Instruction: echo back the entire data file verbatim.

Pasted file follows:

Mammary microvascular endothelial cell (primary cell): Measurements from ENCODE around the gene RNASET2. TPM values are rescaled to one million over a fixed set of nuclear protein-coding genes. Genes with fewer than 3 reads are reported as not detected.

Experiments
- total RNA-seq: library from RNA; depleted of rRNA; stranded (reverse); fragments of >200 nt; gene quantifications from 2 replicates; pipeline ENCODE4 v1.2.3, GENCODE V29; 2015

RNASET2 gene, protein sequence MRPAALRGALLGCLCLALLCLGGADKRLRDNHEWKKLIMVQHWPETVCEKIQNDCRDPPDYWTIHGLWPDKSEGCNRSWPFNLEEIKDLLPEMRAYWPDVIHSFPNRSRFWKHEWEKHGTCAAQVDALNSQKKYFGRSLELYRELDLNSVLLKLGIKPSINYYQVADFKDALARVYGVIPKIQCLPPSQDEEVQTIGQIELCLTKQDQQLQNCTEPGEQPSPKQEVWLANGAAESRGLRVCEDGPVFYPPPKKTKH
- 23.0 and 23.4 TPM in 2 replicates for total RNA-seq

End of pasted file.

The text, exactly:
Mammary microvascular endothelial cell (primary cell): Measurements from ENCODE around the gene RNASET2. TPM values are rescaled to one million over a fixed set of nuclear protein-coding genes. Genes with fewer than 3 reads are reported as not detected.

Experiments
- total RNA-seq: library from RNA; depleted of rRNA; stranded (reverse); fragments of >200 nt; gene quantifications from 2 replicates; pipeline ENCODE4 v1.2.3, GENCODE V29; 2015

RNASET2 gene, protein sequence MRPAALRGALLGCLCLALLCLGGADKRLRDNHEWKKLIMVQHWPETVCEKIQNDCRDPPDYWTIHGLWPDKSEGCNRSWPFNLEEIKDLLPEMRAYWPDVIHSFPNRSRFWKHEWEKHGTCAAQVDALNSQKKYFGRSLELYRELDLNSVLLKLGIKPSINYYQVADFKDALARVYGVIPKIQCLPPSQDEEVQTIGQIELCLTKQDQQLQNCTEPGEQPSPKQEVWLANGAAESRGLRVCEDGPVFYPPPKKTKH
- 23.0 and 23.4 TPM in 2 replicates for total RNA-seq